Prove your humanity: 6   +   7   =  

First the land was taken. Then the stories. Then the girls. This is the chain of events that greets Audrey Hart when she arrives on the Isle of Skye to collect word-of-mouth folklore from the local island community. It’s 1857 and the forced eviction of inhabitants of the Highlands has left the crofters destitute, angry and suspicious of outsiders. They fear their stories are being lost, forgotten and distorted, made worse by the young girls who keep mysteriously disappearing.

Audrey is running away from her own troubles in London; an unyielding father who thinks a woman’s place is by a husband’s side, and a potential scandal involving a well-respected man caught abusing his power. Despite the crofters’ unrest and unease, Audrey feels at home on Skye; it brings her closer to her folklorist mother, who would take her to the island when she was young and recount the stories of old. Audrey hopes that in collecting folk tales for the reclusive Mrs Buchanan, she might unearth the one story she’s never truthfully been told: that of her mother’s death.

Drawn into the disappearances, Audrey is sure the girls are being abducted, despite the protestations of the local police and the minister who condemn the crofters’ fables. With the help of a local servant girl, Audrey visits the traditional communities in a bid to separate fact from fiction. The crofters believe the girls are victims of the spirits of the unforgiven dead, but the more she hears, the more Audrey is able to link the missing girls to a much more human figure.

“Every group of people have their own stories that they create to make sense of their world. Therefore, in folk stories, in fairy tales, we see the reflection of humankind: its strength, flaws, hopes, fears. They tell us what it takes to survive.”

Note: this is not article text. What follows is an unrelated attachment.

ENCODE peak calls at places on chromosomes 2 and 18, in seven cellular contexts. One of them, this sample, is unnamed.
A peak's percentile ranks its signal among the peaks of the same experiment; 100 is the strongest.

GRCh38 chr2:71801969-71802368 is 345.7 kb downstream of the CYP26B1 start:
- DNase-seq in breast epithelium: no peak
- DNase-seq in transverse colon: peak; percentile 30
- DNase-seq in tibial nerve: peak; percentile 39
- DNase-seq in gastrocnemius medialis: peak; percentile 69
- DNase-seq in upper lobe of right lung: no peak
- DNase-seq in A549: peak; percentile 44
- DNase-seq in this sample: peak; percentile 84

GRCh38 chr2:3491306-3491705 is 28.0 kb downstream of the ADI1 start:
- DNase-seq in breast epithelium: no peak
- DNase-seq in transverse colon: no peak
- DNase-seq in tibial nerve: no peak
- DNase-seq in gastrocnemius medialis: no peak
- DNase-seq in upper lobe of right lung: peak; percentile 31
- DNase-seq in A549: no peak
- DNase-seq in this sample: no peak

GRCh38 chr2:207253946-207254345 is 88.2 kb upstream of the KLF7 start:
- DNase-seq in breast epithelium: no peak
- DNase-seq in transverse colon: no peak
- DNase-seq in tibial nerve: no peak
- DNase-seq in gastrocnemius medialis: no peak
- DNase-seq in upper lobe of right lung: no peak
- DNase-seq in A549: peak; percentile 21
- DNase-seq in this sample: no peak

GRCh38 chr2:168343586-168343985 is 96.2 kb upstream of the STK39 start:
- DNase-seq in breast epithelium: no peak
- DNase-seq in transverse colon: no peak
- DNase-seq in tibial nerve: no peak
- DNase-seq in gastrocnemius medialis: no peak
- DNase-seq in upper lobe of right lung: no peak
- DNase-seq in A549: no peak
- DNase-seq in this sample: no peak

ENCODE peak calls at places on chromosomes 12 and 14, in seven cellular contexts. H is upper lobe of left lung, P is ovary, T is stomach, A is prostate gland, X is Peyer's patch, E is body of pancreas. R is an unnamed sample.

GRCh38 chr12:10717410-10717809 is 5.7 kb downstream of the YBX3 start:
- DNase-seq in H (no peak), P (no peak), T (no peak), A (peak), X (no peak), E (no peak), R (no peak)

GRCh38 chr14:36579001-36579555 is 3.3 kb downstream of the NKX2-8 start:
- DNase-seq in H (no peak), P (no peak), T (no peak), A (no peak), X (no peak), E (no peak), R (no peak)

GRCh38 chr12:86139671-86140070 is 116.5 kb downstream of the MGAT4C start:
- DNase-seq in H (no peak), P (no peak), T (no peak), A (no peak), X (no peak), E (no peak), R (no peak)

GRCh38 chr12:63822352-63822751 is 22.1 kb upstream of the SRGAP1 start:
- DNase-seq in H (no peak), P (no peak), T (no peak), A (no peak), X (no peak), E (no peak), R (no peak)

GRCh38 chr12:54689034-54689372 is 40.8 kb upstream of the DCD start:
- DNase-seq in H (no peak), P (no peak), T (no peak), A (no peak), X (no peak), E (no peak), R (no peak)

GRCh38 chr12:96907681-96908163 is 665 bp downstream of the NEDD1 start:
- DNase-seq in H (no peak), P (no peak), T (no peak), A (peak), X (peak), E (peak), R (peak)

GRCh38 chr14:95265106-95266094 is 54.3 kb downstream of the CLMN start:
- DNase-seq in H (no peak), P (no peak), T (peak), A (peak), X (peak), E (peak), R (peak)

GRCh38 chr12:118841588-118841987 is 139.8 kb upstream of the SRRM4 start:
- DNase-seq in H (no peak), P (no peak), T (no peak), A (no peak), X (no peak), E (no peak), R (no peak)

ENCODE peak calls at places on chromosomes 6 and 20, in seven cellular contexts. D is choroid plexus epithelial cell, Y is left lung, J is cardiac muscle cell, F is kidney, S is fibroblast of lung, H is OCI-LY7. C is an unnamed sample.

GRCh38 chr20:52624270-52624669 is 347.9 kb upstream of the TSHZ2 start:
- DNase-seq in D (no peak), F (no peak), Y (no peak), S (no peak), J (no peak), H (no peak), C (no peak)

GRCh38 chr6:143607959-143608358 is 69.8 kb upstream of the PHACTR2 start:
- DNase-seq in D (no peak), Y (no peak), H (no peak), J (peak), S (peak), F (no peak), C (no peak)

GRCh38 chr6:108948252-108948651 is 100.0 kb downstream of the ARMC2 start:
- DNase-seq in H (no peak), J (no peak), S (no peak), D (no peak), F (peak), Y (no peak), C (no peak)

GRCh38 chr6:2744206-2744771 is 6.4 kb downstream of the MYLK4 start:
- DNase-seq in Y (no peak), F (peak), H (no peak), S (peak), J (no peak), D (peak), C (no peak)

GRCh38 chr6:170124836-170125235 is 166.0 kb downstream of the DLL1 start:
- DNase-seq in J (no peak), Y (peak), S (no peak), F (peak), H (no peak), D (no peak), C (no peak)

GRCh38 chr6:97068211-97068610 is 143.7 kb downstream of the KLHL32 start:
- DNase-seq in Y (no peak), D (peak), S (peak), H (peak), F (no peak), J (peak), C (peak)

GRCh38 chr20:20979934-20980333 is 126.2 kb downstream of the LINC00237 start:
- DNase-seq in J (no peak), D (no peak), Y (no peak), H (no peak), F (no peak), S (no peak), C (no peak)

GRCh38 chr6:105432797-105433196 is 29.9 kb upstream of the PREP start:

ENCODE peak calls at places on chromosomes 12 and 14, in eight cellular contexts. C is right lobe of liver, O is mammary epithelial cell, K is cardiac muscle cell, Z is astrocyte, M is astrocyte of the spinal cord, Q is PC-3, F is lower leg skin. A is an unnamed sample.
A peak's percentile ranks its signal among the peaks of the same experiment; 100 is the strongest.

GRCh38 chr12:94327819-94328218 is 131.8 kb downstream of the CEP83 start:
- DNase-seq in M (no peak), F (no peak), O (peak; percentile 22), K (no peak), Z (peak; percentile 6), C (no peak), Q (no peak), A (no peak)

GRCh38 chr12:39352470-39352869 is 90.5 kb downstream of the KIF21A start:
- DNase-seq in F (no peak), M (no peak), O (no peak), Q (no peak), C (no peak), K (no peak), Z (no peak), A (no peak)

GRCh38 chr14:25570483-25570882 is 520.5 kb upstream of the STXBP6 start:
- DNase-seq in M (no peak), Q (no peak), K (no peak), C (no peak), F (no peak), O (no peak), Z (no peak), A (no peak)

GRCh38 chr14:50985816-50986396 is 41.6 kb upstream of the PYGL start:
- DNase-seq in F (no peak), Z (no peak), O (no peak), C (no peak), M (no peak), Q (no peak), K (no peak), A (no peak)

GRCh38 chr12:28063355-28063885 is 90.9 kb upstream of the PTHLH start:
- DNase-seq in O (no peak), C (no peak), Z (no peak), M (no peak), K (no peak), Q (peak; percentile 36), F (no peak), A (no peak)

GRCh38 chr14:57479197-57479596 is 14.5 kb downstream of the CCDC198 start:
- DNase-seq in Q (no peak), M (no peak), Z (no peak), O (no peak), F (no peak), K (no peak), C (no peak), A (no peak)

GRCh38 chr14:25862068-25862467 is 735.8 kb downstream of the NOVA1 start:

Inspired by a real life case of disappearing girls, The Story Keeper is an evocatively written period mystery novel, interweaving evocative folk tales and suffusing each chapter with a sense of tradition and whimsy. Anna Mazzola creates a gothic atmosphere that, like a Brothers Grimm fairy tale, is at once beautiful and ominous. When it rains, you feel the damp and cold seeping into your bones. When a crofter tells one of their tales and superstitions, you believe every word. It could all be fantasy but it could just as easily be reality, and that’s what makes each page so compelling.

Mazzola paints a dark and foreboding picture of Victorian society – specifically what it was like for intellectual women, suppressed by their male counterparts – and the desolation caused by the Highland Clearances, lending the book a real sense of authenticity. The island of Skye is as much a character as Audrey, both of them endearing, multi-layered and given ample time to breathe as the story plays out.

Bleak at points, beautiful at others, The Story Keeper is a chilling and atmospheric novel about the power of stories and survival. Best enjoyed on a dark night, next to a roaring fire with a steaming cup of cocoa in hand.

★★★★

The Story Keeper is published by Tinder Press on 26 July 2018

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